CAROLYN SIDLEY, TORONTO
Pack a banana
Allan Fotheringham decries the cultural clash between Ottawa and Alberta in oil negotiations ( The Man With the Club and the Man Who Runs the Taps, June 30) only to stir his cauldron of racial slurry to the boil. “... he [Trudeau] doesn’t have a single person in his cabinet today who can speak for the anglophones and the ethnic Anglo-Saxophones.” Mr. Trudeau and the federal cabinet not only speak for me (regardless of how I may have voted), but speak for Mr. Fotheringham and all the Canadian people. It is our Canada, our political system and our government. If Mr. Fotheringham doesn’t quite like this fact (regardless of how he may have voted), he could always pack up his divisive racism and move on to some banana republic.
R. W. BETCHLEY, MONTREAL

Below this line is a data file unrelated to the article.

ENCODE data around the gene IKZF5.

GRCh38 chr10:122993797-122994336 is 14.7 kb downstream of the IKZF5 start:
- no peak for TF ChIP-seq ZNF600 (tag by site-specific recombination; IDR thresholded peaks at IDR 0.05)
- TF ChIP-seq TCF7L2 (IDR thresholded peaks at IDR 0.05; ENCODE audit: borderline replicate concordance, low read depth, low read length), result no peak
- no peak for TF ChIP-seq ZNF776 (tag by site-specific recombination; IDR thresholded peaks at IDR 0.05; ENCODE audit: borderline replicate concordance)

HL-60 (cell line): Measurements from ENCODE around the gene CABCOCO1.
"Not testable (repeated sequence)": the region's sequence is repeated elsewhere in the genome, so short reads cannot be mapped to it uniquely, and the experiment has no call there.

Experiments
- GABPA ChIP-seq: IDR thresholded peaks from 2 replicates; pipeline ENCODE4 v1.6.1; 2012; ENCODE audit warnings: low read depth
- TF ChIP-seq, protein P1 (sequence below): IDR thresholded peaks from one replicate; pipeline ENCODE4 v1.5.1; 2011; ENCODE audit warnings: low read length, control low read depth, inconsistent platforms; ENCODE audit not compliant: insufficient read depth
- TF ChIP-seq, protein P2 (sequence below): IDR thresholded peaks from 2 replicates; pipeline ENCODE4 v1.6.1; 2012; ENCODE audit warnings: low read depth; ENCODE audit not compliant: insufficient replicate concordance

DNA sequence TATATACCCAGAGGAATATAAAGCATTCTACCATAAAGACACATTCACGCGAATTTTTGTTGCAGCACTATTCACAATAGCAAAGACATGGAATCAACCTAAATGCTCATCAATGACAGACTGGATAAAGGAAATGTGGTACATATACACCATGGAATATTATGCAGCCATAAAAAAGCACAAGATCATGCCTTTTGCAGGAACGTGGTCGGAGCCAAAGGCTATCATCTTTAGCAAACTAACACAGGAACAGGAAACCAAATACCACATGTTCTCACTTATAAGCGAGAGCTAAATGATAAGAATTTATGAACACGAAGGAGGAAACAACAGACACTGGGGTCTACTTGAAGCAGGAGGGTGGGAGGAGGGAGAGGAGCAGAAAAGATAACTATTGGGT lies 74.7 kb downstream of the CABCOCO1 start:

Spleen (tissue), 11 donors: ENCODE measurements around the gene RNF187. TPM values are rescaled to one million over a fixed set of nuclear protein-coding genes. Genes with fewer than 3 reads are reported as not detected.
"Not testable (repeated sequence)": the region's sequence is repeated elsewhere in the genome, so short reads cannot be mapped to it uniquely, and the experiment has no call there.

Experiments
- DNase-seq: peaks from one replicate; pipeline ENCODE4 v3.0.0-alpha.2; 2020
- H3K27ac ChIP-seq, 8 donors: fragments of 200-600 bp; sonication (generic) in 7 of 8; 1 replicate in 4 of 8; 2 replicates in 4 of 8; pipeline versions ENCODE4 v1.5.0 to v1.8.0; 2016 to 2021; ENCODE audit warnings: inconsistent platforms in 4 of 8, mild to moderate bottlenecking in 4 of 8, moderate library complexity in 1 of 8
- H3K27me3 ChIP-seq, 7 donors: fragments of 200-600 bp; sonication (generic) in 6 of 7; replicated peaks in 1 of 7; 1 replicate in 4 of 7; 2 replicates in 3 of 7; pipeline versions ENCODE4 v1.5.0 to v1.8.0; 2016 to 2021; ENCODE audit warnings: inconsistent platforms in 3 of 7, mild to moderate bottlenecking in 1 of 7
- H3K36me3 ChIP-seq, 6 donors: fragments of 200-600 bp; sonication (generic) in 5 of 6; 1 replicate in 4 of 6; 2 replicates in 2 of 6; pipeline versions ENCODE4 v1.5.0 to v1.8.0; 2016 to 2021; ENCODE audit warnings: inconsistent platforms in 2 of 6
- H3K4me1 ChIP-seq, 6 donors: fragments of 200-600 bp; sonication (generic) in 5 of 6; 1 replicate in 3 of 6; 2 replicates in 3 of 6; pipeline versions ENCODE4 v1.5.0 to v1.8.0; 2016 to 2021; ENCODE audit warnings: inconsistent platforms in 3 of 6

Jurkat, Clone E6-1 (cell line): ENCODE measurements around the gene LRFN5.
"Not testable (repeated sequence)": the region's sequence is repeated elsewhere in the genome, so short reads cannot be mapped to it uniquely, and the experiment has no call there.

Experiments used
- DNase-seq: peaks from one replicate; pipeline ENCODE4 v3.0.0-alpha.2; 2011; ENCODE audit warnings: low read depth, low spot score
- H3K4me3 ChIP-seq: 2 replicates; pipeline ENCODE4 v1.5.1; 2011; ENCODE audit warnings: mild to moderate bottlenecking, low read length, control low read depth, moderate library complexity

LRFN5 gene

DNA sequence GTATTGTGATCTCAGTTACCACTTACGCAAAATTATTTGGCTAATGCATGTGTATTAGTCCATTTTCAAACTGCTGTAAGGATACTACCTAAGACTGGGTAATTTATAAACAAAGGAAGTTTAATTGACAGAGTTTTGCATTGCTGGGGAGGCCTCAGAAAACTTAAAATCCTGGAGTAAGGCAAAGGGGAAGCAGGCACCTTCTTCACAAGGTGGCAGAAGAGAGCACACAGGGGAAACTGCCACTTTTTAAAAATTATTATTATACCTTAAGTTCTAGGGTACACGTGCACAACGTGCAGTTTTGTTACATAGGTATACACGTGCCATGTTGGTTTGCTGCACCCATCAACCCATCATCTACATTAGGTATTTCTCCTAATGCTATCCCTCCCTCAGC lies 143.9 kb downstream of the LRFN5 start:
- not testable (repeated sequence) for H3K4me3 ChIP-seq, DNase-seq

Full marks to Allan Fotheringham for his analysis of the oil negotiations between Ottawa and Alberta. As Shakespeare would not have said it: “Politicians who promised a petrol price blended, may find they’re elected but Prairie oil ended.”
ALTON R. DAHLSTROM, ROSSLAND, B.C.
Our scientists have been churning out various panacean goodies in the past few decades, many of which have been touted enthusiastically as being of enormous benefit to mankind (New Life for Sale, Cover, June 16). It seems inherent to scientific research that experiments be carried out to their ultimate conclusion, so, my question is, who—if anyone—is monitoring the scientists?
A clean-up joe-job
I read your story An Erotic Error That Titillates (Canada, June 30), and I was astonished at what we Canadians call justice. Because of a small error, Mr. Borowski was told that he [didn’t] know the difference between art and pornography. Well, it doesn’t take a genius to know the difference. I say hurray for Mr. Borowski’s attempt to clean up the Winnipeg Convention Centre. We should all attempt to clean up the smut that is being sold all over the place.